Eastside social enterprises go to bat for business

Against a backdrop of anti-gentrification protests, coalition sets out to prove that development done right can provide opportunities for hard-luck city neighbourhood

Marcia Nozik, CEO of Embers, a social enterprise based in the Downtown Eastside: “we don’t think development is a bad word, we don’t think business is a bad word”

A Vancouver developer with years of experience working on projects in the Downtown Eastside (DTES) says he’s starting to see the anti-gentrification pendulum swing the other way as more moderate community voices are being heard above the prevailing confrontational rhetoric.

“Development in the area is inevitable,” said Jon Stovell, president of Reliance Properties. “[I’d like to encourage] having some of the money from those developments help facilitate low-income housing and training and employment, instead of trying to circle the wagons around the neighbourhood.”

Activists have grabbed headlines in recent months, with an ongoing protest in front of upscale restaurant Pidgin, located across from Pigeon Park, and a May 1 street march in which protesters displayed a “Set Fire to the Condos” banner.

A slew of new condo and renovation projects are underway in the area (see “Anti-gentrification protests fail to dampen Downtown Eastside investment initiatives” – BIV issue 1224; April 9-15).

Stovell, who has been participating in the City of Vancouver-led local area planning process over the past year, said the meetings have been a far cry from his experience working on the Woodward’s building, which was able to gain community support.

“It’s a very aggressive group of people, and it’s made it very difficult for people with other opinions to speak out,” said Stovell of the current planning process.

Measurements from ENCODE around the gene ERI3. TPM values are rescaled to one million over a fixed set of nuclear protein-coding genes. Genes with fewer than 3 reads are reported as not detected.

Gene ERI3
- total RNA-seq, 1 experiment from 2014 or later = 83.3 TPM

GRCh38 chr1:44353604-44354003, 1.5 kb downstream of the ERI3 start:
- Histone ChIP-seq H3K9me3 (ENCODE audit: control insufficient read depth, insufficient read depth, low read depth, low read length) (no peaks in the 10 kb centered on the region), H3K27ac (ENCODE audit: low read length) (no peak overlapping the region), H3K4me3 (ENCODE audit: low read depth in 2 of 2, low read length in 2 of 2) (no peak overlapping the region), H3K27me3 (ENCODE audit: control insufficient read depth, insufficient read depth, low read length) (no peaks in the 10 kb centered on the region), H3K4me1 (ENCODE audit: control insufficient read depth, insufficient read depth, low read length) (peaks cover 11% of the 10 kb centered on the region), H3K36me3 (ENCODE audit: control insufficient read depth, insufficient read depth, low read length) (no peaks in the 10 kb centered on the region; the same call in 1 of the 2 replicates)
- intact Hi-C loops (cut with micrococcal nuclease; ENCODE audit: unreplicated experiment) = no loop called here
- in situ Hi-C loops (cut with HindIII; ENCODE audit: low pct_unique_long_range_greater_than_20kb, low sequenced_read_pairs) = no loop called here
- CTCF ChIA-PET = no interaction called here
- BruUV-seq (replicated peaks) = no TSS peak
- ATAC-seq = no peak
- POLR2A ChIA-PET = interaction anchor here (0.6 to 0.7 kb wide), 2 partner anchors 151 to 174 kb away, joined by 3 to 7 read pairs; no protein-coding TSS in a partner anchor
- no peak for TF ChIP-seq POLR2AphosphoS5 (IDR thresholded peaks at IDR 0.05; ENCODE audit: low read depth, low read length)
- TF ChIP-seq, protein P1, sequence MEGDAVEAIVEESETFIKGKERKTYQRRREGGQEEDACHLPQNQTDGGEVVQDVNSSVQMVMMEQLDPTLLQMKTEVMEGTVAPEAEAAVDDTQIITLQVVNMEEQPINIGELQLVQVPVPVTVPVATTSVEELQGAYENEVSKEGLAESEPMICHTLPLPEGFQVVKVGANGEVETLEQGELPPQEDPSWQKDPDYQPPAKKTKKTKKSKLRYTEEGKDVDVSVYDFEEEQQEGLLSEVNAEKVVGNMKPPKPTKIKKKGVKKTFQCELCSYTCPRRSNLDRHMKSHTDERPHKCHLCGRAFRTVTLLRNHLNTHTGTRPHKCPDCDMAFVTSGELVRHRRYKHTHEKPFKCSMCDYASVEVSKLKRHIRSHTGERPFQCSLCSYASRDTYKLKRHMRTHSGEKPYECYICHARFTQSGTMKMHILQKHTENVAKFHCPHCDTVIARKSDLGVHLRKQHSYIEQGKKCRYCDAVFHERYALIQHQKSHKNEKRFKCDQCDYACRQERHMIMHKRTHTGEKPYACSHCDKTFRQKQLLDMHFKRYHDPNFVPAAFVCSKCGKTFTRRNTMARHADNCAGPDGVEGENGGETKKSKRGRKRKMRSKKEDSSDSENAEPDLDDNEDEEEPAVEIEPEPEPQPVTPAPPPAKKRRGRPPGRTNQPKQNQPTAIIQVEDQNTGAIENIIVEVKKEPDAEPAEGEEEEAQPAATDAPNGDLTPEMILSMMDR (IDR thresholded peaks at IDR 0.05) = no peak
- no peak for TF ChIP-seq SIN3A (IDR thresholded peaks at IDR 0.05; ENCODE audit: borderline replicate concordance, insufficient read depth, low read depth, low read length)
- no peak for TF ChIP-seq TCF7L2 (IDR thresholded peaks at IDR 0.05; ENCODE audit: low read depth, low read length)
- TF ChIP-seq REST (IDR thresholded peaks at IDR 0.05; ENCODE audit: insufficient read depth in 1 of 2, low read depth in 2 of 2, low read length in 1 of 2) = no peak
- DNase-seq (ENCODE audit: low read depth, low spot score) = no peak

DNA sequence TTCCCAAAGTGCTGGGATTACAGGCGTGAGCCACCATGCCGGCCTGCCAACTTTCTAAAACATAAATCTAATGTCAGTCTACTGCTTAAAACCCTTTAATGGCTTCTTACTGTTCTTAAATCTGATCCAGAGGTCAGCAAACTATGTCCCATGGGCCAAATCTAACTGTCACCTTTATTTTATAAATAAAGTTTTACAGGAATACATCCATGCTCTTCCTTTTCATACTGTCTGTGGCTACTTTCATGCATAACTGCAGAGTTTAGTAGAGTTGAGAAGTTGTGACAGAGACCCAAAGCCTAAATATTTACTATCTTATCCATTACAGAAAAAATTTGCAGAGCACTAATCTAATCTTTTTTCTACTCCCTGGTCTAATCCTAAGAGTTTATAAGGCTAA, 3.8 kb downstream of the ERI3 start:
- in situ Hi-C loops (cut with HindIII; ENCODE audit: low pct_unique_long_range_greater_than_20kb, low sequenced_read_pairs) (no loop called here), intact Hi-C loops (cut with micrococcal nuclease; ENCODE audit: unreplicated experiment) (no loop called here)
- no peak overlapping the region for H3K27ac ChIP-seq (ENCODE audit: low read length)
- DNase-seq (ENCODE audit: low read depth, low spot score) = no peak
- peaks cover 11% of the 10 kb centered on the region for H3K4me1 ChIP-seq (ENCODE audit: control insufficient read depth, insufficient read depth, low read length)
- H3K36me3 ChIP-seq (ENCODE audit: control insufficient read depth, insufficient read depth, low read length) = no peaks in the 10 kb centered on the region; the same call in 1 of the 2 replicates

But he’s been heartened by a loose coalition of social enterprise businesses, known as the Inner City Economic Strategy, that have been working quietly behind the scenes with developers and City of Vancouver staff. The group is made up of Embers, Potluck Society and Mission Possible, along with the Hastings Crossing Business Improvement Association and the Vancouver Board of Trade (VBOT).

“Our partners are the developers,” said Marcia Nozik, CEO of Embers, a construction temp agency and renovation business. “We don’t think development is a bad word, we don’t think business is a bad word.”

Two weeks ago, Nozik and representatives from Mission Possible and the Potluck Society presented to developers and other business people at the VBOT. It followed earlier meetings with city manager Penny Ballem and the Urban Development Institute.

Following the meeting with developers, Nozik said, “We’re looking at some way, not just with a handshake but with something written down, to have true partnership with the developers and the neighbourhood.”

And the city? “We’re trying to see if there was some way we could work with the city, where the city could help to leverage some of the benefits from development … Could they negotiate that 10% of the workers need to be from that area, or something like that?”

Rising rents and development pressures are going to continue to be a problem in the DTES, not to mention the rest of the city, said Brian Postlewait, the executive director of Mission Possible.

“From our organization’s standpoint, we have to look at all the different people and possibilities to partner to fulfil our vision … to give people in Vancouver’s Downtown Eastside opportunities to enhance their lives.”

The Downtown Eastside local area planning process is set to wind down at the end of this year and then go before Vancouver city council.